Every day, we’re confronted by headlines that reveal the ever-widening chasm between left and right in America.
What’s driving this hyperpolarization? And are there any solutions?
Thanks to a stimulating conversation with National Affairs editor Yuval Levin of the Ethics and Public Policy Center and independent scholar and economist Arnold Kling, I’m learning that there are some pretty fundamental cultural trends that we need to understand if we want to get at the roots of our frustrations.
In part, they lie in what Levin calls the “politics of nostalgia.” For Kling, the author of “The Three Languages of Politics,” our speech is exacerbating America’s political divide. Here’s how he puts it:
“The three tribes are progressives who express outrage at the people who they believe side with oppressors, against the oppressed; and then there are conservatives who express outrage at people they believe side with the barbarians against civilization; and then the libertarians who express outrage at the people that they believe support the coercion of the state against the freedom of individuals,” he said. They live in different moral universes.
Levin suggests that both parties suffer from nostalgia for a “very peculiar kind of postwar moment” and that both sides are fed up with the status quo, but for very different reasons.
“The right tends to emphasize the cultural side of the 1950s and ‘60s; the cultural, the moral consensus, the high marriage rates, the high birth rates. The left tends to emphasize the economic cohesion of that time; the low inequality, the strong unions, the confidence in large institutions,” he said.
Levin and Kling agree that both Republicans and Democrats keep trying to hammer the square peg into the round hole by continuing the lexicon and the policies of a bygone, Cold War era.
But it’s not 1960 anymore and the simpler, more monolithic nature of our economy and society just doesn’t exist. The ever-changing market and the explosion in diversity and specialization means our country looks completely different today and that requires new perspectives.
“Diversity means that a lot of the tools we have for understanding our situation are out of date. And I think that really strikes you when you think about the intersection of the work that academic economists do and the work that policymakers do. Academic economics right now is unusually useless to policymakers,” said Levin.
He specifically pointed out the Federal Reserve as “unusually useless,” suggesting that the minutes of a Fed meeting prove “they just don’t know what’s going on.”
Kling made the point that a wholesale shift in the complexion of our economy goes far beyond diversification.
“If somebody came down from Mars, and looked at our economy afresh, they would never come up with the idea of a working class. They would see this huge divergence in occupations, this extreme specialization, different people with different skill sets; there’s not this big homogenous mass of people walking into assembly lines every morning,” said Kling.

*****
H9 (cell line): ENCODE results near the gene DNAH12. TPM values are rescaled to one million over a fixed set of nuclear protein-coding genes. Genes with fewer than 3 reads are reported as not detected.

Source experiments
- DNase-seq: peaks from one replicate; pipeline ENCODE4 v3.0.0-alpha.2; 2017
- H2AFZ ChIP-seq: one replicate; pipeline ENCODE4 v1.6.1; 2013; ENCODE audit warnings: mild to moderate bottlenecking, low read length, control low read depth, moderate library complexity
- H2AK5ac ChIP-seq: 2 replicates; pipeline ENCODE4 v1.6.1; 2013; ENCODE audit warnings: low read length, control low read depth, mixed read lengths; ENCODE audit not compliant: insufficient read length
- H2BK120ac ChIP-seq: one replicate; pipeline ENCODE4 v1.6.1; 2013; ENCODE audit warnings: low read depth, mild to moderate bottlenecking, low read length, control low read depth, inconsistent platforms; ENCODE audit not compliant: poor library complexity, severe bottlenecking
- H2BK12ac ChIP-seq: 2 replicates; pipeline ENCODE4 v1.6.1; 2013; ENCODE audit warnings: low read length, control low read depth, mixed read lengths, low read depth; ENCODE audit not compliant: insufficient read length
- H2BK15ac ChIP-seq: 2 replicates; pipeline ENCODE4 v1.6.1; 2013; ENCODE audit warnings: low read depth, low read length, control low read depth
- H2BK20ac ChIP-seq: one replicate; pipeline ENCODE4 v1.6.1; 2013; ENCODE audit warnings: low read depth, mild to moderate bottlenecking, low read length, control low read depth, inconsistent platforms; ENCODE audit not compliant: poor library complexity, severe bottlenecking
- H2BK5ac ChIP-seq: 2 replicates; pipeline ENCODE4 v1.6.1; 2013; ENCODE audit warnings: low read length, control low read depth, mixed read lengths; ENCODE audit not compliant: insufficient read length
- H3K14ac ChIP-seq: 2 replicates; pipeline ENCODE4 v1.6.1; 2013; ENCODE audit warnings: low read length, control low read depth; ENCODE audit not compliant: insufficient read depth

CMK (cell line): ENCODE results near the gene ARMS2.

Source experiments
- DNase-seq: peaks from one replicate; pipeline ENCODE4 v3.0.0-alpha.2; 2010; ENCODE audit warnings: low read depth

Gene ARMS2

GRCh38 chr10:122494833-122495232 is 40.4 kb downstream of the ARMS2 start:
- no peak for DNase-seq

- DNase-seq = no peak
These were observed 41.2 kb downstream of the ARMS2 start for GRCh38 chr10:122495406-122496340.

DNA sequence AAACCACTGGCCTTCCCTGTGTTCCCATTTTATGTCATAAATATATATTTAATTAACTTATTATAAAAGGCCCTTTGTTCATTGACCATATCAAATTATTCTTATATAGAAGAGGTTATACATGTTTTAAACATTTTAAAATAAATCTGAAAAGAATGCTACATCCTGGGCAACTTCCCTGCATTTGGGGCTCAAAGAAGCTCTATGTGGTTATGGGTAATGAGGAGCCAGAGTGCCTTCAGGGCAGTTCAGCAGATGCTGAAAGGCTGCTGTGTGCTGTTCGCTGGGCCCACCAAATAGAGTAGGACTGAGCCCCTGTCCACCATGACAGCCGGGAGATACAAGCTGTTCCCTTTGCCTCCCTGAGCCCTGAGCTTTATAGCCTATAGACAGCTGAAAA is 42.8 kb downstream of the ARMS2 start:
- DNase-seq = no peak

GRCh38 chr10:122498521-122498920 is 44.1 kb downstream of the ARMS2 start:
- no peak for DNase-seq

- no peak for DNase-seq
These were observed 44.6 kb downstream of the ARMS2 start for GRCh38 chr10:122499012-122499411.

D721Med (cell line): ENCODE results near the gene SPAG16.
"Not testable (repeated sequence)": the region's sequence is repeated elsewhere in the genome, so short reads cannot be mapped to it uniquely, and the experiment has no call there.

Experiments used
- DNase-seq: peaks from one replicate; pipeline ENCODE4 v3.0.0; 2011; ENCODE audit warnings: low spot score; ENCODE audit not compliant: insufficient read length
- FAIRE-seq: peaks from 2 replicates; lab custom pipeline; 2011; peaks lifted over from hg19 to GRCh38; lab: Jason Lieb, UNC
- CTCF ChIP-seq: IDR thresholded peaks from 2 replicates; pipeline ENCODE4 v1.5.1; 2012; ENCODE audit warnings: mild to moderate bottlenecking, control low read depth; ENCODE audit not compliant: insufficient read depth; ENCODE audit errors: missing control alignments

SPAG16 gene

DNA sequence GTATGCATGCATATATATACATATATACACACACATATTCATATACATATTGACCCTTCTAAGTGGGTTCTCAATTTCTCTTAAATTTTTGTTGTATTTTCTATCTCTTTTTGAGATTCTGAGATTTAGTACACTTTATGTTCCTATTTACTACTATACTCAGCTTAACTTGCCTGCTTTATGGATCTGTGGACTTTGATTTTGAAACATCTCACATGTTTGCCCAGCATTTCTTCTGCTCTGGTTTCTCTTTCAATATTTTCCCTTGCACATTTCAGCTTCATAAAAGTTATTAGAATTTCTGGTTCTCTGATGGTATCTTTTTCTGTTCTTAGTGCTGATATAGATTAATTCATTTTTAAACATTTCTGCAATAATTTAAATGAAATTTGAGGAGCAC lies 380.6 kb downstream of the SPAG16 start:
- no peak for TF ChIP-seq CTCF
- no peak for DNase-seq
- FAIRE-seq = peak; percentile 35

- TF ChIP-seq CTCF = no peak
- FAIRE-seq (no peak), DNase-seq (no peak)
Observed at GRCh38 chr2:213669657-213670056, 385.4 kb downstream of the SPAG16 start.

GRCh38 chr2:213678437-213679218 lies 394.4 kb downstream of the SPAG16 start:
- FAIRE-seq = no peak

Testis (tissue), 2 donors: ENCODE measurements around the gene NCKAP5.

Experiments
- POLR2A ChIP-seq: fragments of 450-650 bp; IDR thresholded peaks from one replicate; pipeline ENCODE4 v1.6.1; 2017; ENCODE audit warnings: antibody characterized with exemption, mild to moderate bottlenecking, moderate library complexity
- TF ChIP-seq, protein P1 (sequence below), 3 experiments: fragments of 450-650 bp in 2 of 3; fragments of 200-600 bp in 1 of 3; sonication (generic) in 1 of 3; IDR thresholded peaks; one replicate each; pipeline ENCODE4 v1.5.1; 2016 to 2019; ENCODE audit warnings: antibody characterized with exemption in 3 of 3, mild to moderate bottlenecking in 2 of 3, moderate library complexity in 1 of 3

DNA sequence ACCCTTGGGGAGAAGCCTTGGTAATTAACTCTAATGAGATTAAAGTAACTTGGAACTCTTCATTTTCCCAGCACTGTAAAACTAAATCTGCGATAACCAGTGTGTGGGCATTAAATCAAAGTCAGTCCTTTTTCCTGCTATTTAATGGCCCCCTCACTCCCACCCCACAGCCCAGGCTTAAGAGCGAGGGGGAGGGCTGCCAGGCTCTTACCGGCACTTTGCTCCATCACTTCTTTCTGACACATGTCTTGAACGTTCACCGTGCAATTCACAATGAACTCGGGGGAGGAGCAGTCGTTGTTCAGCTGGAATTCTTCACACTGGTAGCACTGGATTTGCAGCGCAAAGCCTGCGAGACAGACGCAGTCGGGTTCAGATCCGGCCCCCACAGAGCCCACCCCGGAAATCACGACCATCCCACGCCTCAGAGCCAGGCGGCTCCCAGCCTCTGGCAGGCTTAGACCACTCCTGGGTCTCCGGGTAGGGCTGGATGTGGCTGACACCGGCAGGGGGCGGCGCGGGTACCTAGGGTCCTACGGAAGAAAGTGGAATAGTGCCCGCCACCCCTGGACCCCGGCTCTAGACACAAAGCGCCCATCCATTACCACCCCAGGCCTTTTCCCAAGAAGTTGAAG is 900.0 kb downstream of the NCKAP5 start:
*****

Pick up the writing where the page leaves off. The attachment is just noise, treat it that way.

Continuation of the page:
“We have … the world of intangible goods and services being most prominent; things that we see in Google, Facebook, and so on. So it’s very different. One of my lines is, the economy is something that evolves at the speed of culture. And we know that our culture is evolving rapidly,” he added.
Levin put his finger on a key point when he said political frustration is directly linked to the major parties trying to address the emerging challenges of our nation with the same template they used decades ago. For Democrats, the great year was 1965 and the birth of the Great Society. For Republicans, it’s 1981 and the Reagan Revolution.
Case in point, the 2016 election.
“The best the two parties could come up with in 2016 was running Bill Clinton’s wife and George W. Bush’s brother for president. And the country looks at that and thinks, ‘There’s gotta be a better way,’” said Levin.
That tone-deafness among the political class leads to an enraged public, which then releases that frustration on social media and spends hours on end arguing with people but never actually making things better.
But perhaps the most encouraging thing about our conversation was our consensus that there are solutions to be found—and not through the power of centralized government. We agree that a more fragmented society requires more targeted solutions.
A lot of answers may be found through the concept of “subsidiarity.” Levin explains:
The idea is basically the power should reside as close to the level of the community as reasonable. So, it’s not always go down to the lowest possible level, but, when confronted with the problem, think, ‘Could this be solved locally?’ If it could be then it should be.
I see this play out in real life all the time in talking to people around where I live in rural Virginia. Talking national politics almost always leads to the type of heated, damaging disagreement we see on social media. Local issues often trigger an instinct of pragmatism.
Levin believes America needs to embrace the changes of the past 50 years and keep embracing the changes since many of them make us stronger and more dynamic. He says figuring out the right solutions to specific problems may be messy at times but will get us headed down the right road.
“I think we’re going to see various kinds of ideas get thrown up against the wall; some of them are going to be very bad, but they’re not all going to be very bad,” said Levin. “This is a country that is inventive in times of trouble, and I don’t think that’s changed. So I am hopeful.”
So am I, and we should start work with the notion of “subsidiarity.”